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Minority Farmers Hard To Find Across Oregon


A Martin Luther King Day  survey of agriculture shows relatively little diversity in a key Oregon industry. April Baer reports.


Last year the Oregon Farm Service Agency provided close to $8 million in loans and guarantees to a class of farmers and ranchers called Socially Disadvantaged applicants. 

Those include groups that were legally barred from owning farmland in Oregon’s early days.  They include Latinos, Native Americans, African-Americans and Asian Americans.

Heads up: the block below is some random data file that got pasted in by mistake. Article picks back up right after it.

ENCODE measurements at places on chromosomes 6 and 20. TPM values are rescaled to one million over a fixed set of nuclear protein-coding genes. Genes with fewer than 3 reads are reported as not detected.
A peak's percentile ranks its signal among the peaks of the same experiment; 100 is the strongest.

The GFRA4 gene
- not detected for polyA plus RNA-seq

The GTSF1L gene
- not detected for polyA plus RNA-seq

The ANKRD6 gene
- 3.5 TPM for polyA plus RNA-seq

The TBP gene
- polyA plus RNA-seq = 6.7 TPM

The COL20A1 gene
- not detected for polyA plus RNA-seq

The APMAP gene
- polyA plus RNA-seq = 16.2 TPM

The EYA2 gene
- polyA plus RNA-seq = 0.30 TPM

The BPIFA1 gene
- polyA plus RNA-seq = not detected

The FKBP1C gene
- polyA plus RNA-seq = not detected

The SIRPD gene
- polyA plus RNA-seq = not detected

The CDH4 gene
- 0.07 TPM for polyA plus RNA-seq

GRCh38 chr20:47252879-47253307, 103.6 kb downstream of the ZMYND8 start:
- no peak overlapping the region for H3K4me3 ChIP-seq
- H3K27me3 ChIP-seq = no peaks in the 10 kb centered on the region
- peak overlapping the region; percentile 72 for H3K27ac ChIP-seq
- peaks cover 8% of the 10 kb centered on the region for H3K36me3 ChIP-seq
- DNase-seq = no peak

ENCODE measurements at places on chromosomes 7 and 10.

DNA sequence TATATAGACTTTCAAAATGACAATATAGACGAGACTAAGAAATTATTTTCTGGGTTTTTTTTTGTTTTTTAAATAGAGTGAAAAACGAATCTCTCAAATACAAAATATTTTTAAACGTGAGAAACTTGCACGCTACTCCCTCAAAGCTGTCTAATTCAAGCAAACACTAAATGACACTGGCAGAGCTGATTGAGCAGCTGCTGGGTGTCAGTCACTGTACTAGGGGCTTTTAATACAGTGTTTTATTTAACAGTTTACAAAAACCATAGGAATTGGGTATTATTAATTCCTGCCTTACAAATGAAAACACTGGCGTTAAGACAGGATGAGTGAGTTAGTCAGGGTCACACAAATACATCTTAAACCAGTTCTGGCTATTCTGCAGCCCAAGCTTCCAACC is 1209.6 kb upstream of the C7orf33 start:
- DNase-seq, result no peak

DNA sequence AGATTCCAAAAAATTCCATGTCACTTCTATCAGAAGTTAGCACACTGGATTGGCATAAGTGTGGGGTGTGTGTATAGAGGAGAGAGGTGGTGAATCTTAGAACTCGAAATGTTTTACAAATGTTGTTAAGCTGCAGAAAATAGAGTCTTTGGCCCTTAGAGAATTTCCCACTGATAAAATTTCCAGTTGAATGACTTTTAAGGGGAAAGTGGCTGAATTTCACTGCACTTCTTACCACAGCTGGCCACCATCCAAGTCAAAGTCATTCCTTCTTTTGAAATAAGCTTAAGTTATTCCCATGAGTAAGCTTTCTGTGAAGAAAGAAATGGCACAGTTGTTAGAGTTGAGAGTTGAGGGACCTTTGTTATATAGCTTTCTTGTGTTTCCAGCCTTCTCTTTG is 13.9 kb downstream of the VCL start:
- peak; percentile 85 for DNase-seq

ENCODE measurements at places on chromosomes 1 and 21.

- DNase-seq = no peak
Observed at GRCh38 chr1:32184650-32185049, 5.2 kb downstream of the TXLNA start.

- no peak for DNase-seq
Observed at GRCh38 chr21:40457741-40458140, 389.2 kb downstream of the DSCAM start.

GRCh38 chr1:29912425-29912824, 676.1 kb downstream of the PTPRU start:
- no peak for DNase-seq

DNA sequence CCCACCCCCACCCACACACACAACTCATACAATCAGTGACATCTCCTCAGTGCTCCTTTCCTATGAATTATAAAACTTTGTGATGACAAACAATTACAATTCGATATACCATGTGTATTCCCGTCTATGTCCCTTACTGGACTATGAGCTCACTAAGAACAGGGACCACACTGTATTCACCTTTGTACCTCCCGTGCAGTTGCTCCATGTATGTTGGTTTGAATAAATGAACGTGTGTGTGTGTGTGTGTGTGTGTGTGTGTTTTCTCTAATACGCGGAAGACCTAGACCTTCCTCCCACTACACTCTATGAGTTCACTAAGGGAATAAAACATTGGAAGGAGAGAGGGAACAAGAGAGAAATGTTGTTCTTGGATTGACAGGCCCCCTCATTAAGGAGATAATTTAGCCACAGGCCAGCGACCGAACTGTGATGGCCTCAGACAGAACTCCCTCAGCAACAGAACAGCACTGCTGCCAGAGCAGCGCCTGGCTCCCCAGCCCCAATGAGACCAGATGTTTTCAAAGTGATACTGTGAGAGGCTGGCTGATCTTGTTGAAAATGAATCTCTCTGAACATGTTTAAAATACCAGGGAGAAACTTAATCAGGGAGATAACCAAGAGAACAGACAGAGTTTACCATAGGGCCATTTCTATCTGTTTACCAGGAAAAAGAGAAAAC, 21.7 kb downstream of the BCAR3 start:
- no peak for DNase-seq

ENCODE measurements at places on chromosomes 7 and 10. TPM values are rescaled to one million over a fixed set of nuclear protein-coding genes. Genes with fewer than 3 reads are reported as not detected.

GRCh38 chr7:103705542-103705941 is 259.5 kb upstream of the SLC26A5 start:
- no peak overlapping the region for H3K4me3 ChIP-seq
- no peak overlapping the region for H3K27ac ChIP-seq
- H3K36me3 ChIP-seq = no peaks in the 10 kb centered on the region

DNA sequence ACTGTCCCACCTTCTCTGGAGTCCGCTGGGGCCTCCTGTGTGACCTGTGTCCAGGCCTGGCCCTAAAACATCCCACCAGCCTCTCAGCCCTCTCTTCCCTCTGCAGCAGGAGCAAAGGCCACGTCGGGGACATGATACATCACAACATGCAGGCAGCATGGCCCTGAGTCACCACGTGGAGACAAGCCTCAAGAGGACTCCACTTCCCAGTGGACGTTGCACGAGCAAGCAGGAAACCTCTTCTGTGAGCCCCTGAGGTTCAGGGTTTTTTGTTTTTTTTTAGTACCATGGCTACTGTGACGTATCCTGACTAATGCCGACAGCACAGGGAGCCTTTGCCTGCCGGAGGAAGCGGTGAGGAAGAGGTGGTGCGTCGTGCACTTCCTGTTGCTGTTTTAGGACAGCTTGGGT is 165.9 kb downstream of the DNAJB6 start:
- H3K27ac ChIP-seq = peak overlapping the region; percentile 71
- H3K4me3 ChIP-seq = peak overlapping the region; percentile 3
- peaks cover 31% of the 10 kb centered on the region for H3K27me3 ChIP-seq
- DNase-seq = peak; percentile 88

Overall, minority-owned farms  still make up less than three percent of the state’s total.  Only about eighty black farmers are working in the entire state.

Bruce Pokarney is with the Oregon Department of Agriculture.

Bruce Pokarney “We do know Latinos are the largest group of farmers in Oregon, but we’ve seen that drop a little.”

In 2008, there were 1600 Latino-owned farms. Last year that number fell to 1300. Pokarney says the number of farms in the state decreased overall by several thousand over the last five years.

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